16. 16. Bottom Line Despite a common presumption that finance and With so much at stake, savvy organizations need HR share little common ground due to fundamental to act now to responsibly assess the business differences in their respective (and sometimes implications, model different scenarios and consider conflicting) areas of focus, data from this survey the impact of each reform option on their entire indicate these functional leaders see eye-to-eye reward program. This is also an important moment on the most critical issues related to rewards in time to revisit their total rewards philosophy and and health care reform. This is important not strategy, and understand what kinds of changes only because of the impact of health care reform may be necessary to meet their business and decisions on cost and talent, but also because the growth goals, their shifting talent requirements, experience of the past few years of corporate belt- and the financial pressures they continue to face. tightening, particularly around rewards, have shown Organizations that are currently conducting this kind companies the risks of making workforce investment of comprehensive analysis — factoring in broader decisions in a vacuum. cost and talent implications — will no doubt have a leg up on their competitors as the economy Organizations that can bring both functions to the improves and the implementation of health care table in determining the right response to reform — reform becomes clearer. and to reward investment more generally — will be far better positioned to maintain both a competitive At the end of the day, our survey findings show that labor cost structure and be a talent magnet as well. both HR and finance see themselves as playing a But that won’t occur without genuine and consistent stronger role than the other in setting strategy and collaboration between finance and HR, each of which budget for their reward program going forward. That has critical insights and perspectives to bring to the tension augurs well, for it is difficult to conceive that process. an organization can face the demands of reform and other business shifts — or take advantage of Health care reform is a total business issue the opportunities — without the input of multiple that influences benefits, the overall reward deal, perspectives, particularly those of HR and finance. workforce planning, administration and finances. HR executives will generally have a greater familiarity with the intricacies of health care reform and the About the Survey potential impact of their various options on their This survey was conducted in partnership with employee value proposition, other reward programs, Forbes Insights and fielded in September 2011. the complexity of benefits administration, and More than 200 finance and more than 100 worker health and productivity. Finance executives HR executives at global (65%) and U.S. (35%) will generally have a fiscal fluency that can create organizations shared their opinions about the impact a viable cost structure to balance financial realities of health care reform on reward costs and risks by with talent pressures and needs — both in the short 2014. Survey respondents represented a broad and long term. cross section of industries. Companies ranged in size from 1,000 employees to 25,000, with a mean of nearly 14,000. “Savvy organizations need to act now to responsibly assess the business implications, model different scenarios and consider the impact of each reform option on their entire reward program.”14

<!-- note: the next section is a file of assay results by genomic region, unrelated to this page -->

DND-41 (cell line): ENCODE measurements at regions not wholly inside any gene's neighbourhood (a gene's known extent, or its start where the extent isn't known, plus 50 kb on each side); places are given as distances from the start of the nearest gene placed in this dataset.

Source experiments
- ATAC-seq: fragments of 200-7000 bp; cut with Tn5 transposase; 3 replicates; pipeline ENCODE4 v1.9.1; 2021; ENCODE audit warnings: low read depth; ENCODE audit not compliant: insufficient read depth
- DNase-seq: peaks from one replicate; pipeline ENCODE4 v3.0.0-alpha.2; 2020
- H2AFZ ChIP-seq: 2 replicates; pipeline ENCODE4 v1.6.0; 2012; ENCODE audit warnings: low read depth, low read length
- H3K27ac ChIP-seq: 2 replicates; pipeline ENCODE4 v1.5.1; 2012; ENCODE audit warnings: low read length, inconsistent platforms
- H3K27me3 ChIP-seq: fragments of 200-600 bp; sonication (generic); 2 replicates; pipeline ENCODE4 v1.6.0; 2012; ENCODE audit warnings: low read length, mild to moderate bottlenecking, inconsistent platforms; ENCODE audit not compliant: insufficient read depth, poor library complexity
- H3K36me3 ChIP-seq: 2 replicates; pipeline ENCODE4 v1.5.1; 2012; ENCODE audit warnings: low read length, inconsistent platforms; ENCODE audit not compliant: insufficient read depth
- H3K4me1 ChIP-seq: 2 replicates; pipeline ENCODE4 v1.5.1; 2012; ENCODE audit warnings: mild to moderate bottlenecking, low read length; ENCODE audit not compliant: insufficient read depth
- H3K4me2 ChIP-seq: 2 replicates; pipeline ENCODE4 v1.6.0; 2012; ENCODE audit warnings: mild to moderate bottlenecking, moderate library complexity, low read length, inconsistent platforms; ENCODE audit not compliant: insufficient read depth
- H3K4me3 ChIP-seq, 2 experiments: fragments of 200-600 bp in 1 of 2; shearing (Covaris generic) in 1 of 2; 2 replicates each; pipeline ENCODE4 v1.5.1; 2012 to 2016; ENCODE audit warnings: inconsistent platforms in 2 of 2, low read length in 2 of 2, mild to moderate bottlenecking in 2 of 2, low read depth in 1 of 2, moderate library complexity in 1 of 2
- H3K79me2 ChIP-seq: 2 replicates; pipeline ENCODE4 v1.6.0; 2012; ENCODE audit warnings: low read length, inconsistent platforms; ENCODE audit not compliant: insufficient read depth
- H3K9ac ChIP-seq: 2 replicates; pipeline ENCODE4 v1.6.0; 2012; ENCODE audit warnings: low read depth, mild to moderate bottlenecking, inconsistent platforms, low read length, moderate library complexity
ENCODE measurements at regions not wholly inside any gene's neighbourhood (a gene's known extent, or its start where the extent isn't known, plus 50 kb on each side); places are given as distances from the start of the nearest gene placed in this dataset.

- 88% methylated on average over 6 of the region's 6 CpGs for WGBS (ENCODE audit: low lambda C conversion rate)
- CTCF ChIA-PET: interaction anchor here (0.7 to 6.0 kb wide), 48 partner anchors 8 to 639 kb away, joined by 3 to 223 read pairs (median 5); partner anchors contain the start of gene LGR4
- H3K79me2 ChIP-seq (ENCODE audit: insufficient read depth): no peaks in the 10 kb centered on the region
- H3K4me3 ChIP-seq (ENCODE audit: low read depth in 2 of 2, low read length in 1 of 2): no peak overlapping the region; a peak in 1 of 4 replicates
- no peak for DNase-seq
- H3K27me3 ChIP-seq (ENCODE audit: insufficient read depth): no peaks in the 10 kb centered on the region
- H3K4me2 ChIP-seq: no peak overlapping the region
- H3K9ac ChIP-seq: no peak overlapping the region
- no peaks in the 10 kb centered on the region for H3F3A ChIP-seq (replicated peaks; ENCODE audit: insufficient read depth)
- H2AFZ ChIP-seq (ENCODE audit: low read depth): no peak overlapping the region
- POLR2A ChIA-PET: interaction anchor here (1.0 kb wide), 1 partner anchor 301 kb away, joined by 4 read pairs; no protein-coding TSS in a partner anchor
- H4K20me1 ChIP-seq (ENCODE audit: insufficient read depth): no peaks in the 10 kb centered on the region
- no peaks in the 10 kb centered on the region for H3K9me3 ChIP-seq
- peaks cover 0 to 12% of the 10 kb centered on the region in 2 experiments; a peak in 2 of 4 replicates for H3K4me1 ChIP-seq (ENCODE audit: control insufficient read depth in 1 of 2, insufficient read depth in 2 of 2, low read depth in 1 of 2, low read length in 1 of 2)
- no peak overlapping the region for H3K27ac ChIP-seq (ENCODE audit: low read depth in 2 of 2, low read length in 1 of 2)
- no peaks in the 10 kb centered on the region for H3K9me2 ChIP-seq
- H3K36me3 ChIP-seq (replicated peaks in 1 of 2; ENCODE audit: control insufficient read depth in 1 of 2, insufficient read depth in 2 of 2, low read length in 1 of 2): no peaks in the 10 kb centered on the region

17. 17. About Forbes InsightsForbes Insights is the custom research practice of Forbes Media.Forbes Insights’ research covers a wide range of vital businessissues, including: talent management; corporate socialresponsibility; financial benchmarking; risk and regulation; anddoing business in emerging markets.About Towers WatsonTowers Watson is a leading global professional servicescompany that helps organizations improve performance througheffective people, risk and financial management. With 14,000associates around the world, we offer solutions in the areasof employee benefits, talent management, rewards, and risk andcapital management.Copyright © 2011 Towers Watson. All rights